He begins his poem by looking
Out a window, but ends his memoir
With a basket of fruit. He calls
His work an allegory, so this means
That I am the basket and the window
Pane is god. Objects never die
So long as we don’t break them,
Don’t disrupt them. I axed up the roses
And left my shovel with the higher-ups.
I was taught as a child to believe
In my own death, to conceptualize
The lightly-falling snow as tokens
To be placed, in my mind, beside
The fallen-on branches, the fallen-on tree,
The fallen-on Honda Civic EX whose
Red exterior resembled the exterior
Of the fallen-on male cardinal.
Snow = death one of my students wrote
But I did not write that there are no
Equal signs, that there will be no dying,
At least for me. Thinking that
My friend Michael will someday
Turn back into a fawn, and that I will
Be there to witness it, that he will
Witness my own transfiguration.
If snow = necklaces then death
Would be my throat as the snow
(the necklace) surrounds it. And if snow
Were a vibrator, death would be
The way the weather climaxes next to
You’s strap-on and I’s excursus—the you
And I of this poem. There is no truth
Outside the fact that when I open
A window, my books curl up from
The humidity. The snow is tired, the rain
Exhausted by our catalog of symbols,
Our images. Geologically speaking,
Grain was domesticated one minute
Before my husband bought beer
At Krauser’s for us to drink on our porch.
In the Paleolithic, they used cemeteries
As gardens, or vice versa, though
People today prefer to separate
Their vegetables from bones. Yes,
There is no truth, so when I say “those birds”
I mean “I don’t think I will die”
Though if I do I’d choose asphyxiation
For the romance the word suggests.
We are mortal (they say) yet we
Continue to check our Facebooks
In the hope that our words will
Somehow metamorphose into starlings,
That our words could “have wings.”
I wanted to speak in parables so simple
Even my students could fathom.
I wanted to dumb you down
With snow. You = whatever the snow
Will fall on. I = a basket of fruit.
The poem = a way to greet you. We =
Those birds, those birds, those birds.
THE WONDERS OF THE MODERN WORLD
I can think of other words for evening
Than the ones we use. I began
To list them and, in the beginning
I wrote something small:
You carved runes
Onto a sea-smooth plane.
Know what I am.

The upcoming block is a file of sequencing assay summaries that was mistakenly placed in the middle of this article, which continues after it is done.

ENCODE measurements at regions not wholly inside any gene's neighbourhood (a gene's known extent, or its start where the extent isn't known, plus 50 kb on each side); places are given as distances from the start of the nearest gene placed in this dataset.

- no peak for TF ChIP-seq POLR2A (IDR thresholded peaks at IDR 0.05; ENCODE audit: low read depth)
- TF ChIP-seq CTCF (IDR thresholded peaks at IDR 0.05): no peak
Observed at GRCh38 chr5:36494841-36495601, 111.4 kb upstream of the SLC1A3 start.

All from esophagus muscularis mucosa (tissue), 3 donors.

But the “I” and “you” were placeholders
For figures far immenser than
The idea of “us.” Only ciphers
Of emotion. The I and you
That poets use. I grew tired
Of crowdsourcing the weather
To find out what the rain is.
And I grew tired of etching for you
The contours of a shaft of light
As if to see the world as it is
Were to peek at the complexities
Of some red-petalled flower
And to think nothing evil, to think
Thoughts about nothing at all.
The sun performs the scene
Of a scene being performed.
The stock market does the same shit
Each morning and my pink fur coat
Comes in S, M, L, XL.
I remember the morning
You carved runes
Onto a sea-smooth plane.
Know what I am
Though I know I felt happy when I
Smoked the resin from a dead pine.
You said that negativity’s more
Honest when it comes to art,
That we write with the same aims
The seneschals had when they
Cursed the master craftsmen.
I don’t know what you are
Though, when I say “you.” You
Wanted to live after the death
Of the internet in a thatched-roof
Cottage in some fen or heath.
But I was thinking of how dirty
The children who’d actually live
In the cottages of our imaginations
And how false our visions
Of the Middle Ageses must be.
By dirt, I mean domestic life
By which of course, I mean women.
The dirty ones who sang poems
Since they couldn’t, the women,
At least, in all likelihood, read.
How empty to condense a life into
Fourteen lines of imperfect meter
And call it art. Here’s a quatrain
From the sonnet I never wrote you:
Just because you’re not surprised
When a blue jay drops the mic
At sunset, or when the police
Put the idea of money on repeat
But I couldn’t figure out the lines
That’d come before and after, how
To connect the “doesn’t mean that”
To the “just because you’re.”
What do we know about the sun?
Hit singeth. And what do we know
About the author? Only that
Having spent most of her life
Off I-95, she couldn’t tell lawns from
Those more ambient landscapes,
The proverbs of arcadia from facts
Within the fiction of the ode.
HE WAS ALREADY DEAD
All my love letters are written
in sans serif fonts.
When I lick the envelopes
the vines on my mirror turn black.
A still life is painted at the center
of the earth, and some think of iron
when they see it. I think of smoke.
Some say it’s the devil’s frozen
icon that hangs in this gallery.
There’s a light above the painting
that switches on off, on off.
If you disgrace yourself, the rain
will enter your bloodstream and
co-opt your thoughts of summer.
FYI to you whose favorite season
is autumn—the harvest will fail you.
You’ll get yourself kicked out
of the museum of the fall.
Sara Nicholson is the author of The Living Method (The Song Cave, 2014). She lives in Arkansas.